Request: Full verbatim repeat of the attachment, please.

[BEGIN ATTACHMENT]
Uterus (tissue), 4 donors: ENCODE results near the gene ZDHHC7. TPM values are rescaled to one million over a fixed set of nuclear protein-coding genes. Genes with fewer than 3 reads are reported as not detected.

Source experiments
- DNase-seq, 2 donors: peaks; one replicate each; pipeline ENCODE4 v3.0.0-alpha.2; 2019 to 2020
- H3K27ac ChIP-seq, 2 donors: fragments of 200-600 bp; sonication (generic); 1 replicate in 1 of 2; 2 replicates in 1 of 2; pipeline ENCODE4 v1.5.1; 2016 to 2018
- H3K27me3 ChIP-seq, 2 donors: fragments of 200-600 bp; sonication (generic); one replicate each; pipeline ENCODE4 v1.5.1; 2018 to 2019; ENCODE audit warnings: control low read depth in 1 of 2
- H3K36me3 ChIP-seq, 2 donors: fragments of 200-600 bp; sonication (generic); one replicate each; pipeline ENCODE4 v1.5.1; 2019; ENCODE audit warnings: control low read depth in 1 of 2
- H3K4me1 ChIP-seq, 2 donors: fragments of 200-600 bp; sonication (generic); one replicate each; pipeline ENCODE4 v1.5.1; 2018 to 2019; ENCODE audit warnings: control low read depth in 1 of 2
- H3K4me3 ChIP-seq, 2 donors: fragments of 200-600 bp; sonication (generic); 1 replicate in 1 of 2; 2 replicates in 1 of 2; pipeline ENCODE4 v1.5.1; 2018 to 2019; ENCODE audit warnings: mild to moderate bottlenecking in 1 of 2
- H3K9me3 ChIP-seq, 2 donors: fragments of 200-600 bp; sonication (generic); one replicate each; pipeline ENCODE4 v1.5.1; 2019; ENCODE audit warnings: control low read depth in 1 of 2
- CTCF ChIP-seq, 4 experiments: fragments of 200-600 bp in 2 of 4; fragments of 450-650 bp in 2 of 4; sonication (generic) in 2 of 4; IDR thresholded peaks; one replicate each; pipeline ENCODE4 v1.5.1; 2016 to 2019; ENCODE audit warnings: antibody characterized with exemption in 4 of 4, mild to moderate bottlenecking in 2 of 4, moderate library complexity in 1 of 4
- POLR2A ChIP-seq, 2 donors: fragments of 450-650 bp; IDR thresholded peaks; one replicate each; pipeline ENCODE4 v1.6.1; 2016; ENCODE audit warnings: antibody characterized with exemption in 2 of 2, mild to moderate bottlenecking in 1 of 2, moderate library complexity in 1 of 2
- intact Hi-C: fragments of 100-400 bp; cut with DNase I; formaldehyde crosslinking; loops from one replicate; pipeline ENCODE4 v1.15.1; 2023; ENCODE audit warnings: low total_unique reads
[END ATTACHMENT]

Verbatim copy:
Uterus (tissue), 4 donors: ENCODE results near the gene ZDHHC7. TPM values are rescaled to one million over a fixed set of nuclear protein-coding genes. Genes with fewer than 3 reads are reported as not detected.

Source experiments
- DNase-seq, 2 donors: peaks; one replicate each; pipeline ENCODE4 v3.0.0-alpha.2; 2019 to 2020
- H3K27ac ChIP-seq, 2 donors: fragments of 200-600 bp; sonication (generic); 1 replicate in 1 of 2; 2 replicates in 1 of 2; pipeline ENCODE4 v1.5.1; 2016 to 2018
- H3K27me3 ChIP-seq, 2 donors: fragments of 200-600 bp; sonication (generic); one replicate each; pipeline ENCODE4 v1.5.1; 2018 to 2019; ENCODE audit warnings: control low read depth in 1 of 2
- H3K36me3 ChIP-seq, 2 donors: fragments of 200-600 bp; sonication (generic); one replicate each; pipeline ENCODE4 v1.5.1; 2019; ENCODE audit warnings: control low read depth in 1 of 2
- H3K4me1 ChIP-seq, 2 donors: fragments of 200-600 bp; sonication (generic); one replicate each; pipeline ENCODE4 v1.5.1; 2018 to 2019; ENCODE audit warnings: control low read depth in 1 of 2
- H3K4me3 ChIP-seq, 2 donors: fragments of 200-600 bp; sonication (generic); 1 replicate in 1 of 2; 2 replicates in 1 of 2; pipeline ENCODE4 v1.5.1; 2018 to 2019; ENCODE audit warnings: mild to moderate bottlenecking in 1 of 2
- H3K9me3 ChIP-seq, 2 donors: fragments of 200-600 bp; sonication (generic); one replicate each; pipeline ENCODE4 v1.5.1; 2019; ENCODE audit warnings: control low read depth in 1 of 2
- CTCF ChIP-seq, 4 experiments: fragments of 200-600 bp in 2 of 4; fragments of 450-650 bp in 2 of 4; sonication (generic) in 2 of 4; IDR thresholded peaks; one replicate each; pipeline ENCODE4 v1.5.1; 2016 to 2019; ENCODE audit warnings: antibody characterized with exemption in 4 of 4, mild to moderate bottlenecking in 2 of 4, moderate library complexity in 1 of 4
- POLR2A ChIP-seq, 2 donors: fragments of 450-650 bp; IDR thresholded peaks; one replicate each; pipeline ENCODE4 v1.6.1; 2016; ENCODE audit warnings: antibody characterized with exemption in 2 of 2, mild to moderate bottlenecking in 1 of 2, moderate library complexity in 1 of 2
- intact Hi-C: fragments of 100-400 bp; cut with DNase I; formaldehyde crosslinking; loops from one replicate; pipeline ENCODE4 v1.15.1; 2023; ENCODE audit warnings: low total_unique reads